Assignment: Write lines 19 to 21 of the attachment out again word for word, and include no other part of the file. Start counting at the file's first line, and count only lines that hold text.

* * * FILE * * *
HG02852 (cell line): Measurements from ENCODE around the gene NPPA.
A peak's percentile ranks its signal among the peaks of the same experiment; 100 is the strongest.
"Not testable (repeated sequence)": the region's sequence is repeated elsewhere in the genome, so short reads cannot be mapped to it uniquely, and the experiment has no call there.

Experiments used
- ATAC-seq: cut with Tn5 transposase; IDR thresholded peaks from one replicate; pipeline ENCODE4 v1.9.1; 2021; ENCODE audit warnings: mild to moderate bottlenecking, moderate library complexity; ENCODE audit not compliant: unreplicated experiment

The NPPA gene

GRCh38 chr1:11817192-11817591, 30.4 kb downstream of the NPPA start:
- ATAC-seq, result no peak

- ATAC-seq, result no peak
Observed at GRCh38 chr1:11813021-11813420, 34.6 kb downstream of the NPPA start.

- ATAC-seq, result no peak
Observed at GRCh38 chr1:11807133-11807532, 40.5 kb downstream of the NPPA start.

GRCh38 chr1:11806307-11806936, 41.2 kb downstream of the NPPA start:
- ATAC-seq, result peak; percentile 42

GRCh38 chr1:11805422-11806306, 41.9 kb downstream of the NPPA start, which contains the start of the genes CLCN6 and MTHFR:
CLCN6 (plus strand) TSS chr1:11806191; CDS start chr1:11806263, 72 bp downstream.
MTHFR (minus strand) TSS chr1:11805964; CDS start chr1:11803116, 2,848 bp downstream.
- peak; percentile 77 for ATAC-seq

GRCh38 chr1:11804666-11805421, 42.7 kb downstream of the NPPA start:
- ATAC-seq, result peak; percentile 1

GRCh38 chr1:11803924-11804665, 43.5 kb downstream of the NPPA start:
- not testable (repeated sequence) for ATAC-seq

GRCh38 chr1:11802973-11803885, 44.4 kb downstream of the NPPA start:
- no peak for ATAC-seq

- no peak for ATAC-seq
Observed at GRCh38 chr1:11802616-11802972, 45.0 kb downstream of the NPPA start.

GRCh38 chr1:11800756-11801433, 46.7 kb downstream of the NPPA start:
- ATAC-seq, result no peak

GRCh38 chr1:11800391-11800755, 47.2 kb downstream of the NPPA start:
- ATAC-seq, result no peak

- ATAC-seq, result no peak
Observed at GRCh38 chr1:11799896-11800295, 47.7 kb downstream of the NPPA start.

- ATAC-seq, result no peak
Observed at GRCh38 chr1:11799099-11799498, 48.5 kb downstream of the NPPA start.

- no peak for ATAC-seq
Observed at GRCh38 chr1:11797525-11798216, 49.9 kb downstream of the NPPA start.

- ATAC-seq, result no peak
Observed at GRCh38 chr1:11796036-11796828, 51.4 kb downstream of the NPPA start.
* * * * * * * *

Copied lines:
GRCh38 chr1:11804666-11805421, 42.7 kb downstream of the NPPA start:
- ATAC-seq, result peak; percentile 1

GRCh38 chr1:11803924-11804665, 43.5 kb downstream of the NPPA start: